Support Vector Machines — Lecture series — Karush-Kahn-Tucker conditions part2

In the previous post, we looked at the various conditions that make up the Karush-Kahn-Tucker (KKT) conditions. In this post, we would explore each of those conditions and explain what they mean.

Learning objective:

Understand the main ideas behind the various KKT conditions.

Main questions:

What do the following KKT conditions mean:

  1. The stationary condition
  2. The prime feasibility condition
  3. The dual feasibility condition
  4. The Complementary slackness condition

The stationary condition:

The stationary condition just states that the selected point must be a stationary point. A stationary point refers to the point at which the function stops increasing or decreasing. When there is no constraint, the stationary point is the point where the gradient of the objective function is zero. However, when there are constraints, we use the gradient of the Lagrangian.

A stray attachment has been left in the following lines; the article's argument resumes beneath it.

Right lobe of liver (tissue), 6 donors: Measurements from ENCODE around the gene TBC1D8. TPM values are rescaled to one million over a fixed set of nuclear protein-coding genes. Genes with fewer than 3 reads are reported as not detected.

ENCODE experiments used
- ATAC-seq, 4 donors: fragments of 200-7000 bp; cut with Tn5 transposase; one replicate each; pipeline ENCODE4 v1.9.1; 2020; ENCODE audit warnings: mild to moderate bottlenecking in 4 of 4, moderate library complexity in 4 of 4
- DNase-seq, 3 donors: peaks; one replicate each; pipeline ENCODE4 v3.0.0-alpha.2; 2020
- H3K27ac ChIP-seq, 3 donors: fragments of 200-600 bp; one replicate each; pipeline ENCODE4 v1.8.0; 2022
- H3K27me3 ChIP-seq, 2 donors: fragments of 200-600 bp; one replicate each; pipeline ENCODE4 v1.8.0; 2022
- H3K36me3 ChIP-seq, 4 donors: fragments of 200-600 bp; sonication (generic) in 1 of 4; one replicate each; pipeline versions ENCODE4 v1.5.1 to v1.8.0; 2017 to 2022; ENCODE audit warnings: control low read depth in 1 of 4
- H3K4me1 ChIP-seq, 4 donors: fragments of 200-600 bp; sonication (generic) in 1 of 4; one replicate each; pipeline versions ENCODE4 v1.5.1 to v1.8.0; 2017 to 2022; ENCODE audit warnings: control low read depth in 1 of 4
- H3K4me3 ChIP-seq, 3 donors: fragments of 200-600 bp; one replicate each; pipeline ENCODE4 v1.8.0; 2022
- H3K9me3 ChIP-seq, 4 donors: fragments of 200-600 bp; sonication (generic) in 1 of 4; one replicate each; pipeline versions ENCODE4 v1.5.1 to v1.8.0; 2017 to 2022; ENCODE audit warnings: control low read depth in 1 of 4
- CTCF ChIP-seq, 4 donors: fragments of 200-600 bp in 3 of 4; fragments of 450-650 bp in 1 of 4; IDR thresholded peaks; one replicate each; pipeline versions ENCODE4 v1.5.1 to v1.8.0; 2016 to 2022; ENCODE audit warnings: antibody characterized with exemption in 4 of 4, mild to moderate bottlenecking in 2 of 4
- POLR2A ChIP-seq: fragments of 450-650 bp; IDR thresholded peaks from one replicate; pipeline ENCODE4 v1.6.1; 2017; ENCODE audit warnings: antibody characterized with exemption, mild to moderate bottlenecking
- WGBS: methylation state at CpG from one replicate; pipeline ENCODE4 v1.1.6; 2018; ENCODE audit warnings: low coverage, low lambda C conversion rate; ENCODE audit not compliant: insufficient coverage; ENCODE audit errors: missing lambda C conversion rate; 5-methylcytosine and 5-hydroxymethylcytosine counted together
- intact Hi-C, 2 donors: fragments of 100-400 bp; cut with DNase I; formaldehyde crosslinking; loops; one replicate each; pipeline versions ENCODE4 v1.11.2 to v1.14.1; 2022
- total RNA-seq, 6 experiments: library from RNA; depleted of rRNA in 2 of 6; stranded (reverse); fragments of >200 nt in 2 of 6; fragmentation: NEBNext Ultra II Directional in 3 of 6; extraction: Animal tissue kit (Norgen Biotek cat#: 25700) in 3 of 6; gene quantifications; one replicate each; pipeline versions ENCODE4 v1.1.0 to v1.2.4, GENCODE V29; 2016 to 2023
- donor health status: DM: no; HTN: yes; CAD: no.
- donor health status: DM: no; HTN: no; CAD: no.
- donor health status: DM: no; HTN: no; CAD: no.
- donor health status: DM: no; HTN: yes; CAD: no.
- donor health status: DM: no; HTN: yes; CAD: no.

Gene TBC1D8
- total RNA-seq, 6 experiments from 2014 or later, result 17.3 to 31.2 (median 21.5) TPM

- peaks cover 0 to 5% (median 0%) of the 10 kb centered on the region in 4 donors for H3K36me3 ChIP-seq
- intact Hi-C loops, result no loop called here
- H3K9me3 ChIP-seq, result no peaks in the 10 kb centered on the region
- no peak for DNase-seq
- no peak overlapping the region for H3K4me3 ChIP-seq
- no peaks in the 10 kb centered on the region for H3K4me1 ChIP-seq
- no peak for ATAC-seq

The primal feasibility condition:

The primal feasibility condition(s) refers to the constraint(s) of the primal problem. These conditions have to be satisfied in order to find the minimum of the function.

The dual feasibility condition:

The dual feasibility condition(s) refers to the constraint(s) of the dual problem. These conditions also have to be satisfied in order to find the minimum of the function.

For the complementary slackness condition, we will look at it in detail in the next lecture post. This is because, we will have to delve deeper into the concept of slackness in addition to explaining the concept of ‘complementary slackness’ and how it contributes to aid us in finding the optimal solution for an optimisation problem.